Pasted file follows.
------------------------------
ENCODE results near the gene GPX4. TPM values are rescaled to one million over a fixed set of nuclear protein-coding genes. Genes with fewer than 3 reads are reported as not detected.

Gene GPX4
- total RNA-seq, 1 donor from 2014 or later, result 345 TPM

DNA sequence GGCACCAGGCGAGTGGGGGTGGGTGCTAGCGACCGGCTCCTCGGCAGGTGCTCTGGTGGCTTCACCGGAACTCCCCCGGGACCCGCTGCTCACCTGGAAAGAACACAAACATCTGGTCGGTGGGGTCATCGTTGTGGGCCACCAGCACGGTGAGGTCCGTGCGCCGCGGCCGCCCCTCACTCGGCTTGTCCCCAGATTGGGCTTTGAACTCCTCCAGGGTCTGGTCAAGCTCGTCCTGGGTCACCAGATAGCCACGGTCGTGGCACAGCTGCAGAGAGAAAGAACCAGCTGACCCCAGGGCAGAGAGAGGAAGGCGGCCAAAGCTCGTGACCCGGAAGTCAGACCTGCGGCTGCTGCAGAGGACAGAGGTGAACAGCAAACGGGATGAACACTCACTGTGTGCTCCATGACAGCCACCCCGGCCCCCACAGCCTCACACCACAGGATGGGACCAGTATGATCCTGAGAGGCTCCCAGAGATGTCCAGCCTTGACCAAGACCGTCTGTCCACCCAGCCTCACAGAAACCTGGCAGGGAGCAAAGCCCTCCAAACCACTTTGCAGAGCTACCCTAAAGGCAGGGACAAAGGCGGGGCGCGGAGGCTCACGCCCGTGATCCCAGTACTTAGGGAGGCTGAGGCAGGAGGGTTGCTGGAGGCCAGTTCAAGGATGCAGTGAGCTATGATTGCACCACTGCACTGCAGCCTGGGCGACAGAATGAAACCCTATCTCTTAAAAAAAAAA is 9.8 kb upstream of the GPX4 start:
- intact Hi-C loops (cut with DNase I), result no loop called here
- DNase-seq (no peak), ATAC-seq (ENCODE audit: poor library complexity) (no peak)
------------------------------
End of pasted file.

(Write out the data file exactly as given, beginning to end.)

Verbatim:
ENCODE results near the gene GPX4. TPM values are rescaled to one million over a fixed set of nuclear protein-coding genes. Genes with fewer than 3 reads are reported as not detected.

Gene GPX4
- total RNA-seq, 1 donor from 2014 or later, result 345 TPM

DNA sequence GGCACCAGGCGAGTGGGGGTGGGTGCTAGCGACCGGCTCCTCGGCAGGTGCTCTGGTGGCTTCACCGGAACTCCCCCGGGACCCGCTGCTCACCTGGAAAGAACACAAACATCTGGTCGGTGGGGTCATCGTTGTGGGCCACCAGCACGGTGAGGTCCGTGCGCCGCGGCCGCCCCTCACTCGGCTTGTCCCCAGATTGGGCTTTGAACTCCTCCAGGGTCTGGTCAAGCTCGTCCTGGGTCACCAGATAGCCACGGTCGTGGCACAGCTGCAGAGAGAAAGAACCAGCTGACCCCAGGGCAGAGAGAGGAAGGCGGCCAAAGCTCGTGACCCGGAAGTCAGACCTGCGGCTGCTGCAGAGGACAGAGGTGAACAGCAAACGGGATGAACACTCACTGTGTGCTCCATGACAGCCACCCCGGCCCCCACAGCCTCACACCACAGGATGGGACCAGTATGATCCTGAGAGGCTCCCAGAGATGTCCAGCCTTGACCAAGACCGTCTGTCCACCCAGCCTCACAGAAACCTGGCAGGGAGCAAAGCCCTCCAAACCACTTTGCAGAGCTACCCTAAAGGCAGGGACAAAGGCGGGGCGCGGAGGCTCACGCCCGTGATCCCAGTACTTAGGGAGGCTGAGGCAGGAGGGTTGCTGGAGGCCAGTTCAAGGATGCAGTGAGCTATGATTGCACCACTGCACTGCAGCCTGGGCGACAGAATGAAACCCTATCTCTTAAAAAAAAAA is 9.8 kb upstream of the GPX4 start:
- intact Hi-C loops (cut with DNase I), result no loop called here
- DNase-seq (no peak), ATAC-seq (ENCODE audit: poor library complexity) (no peak)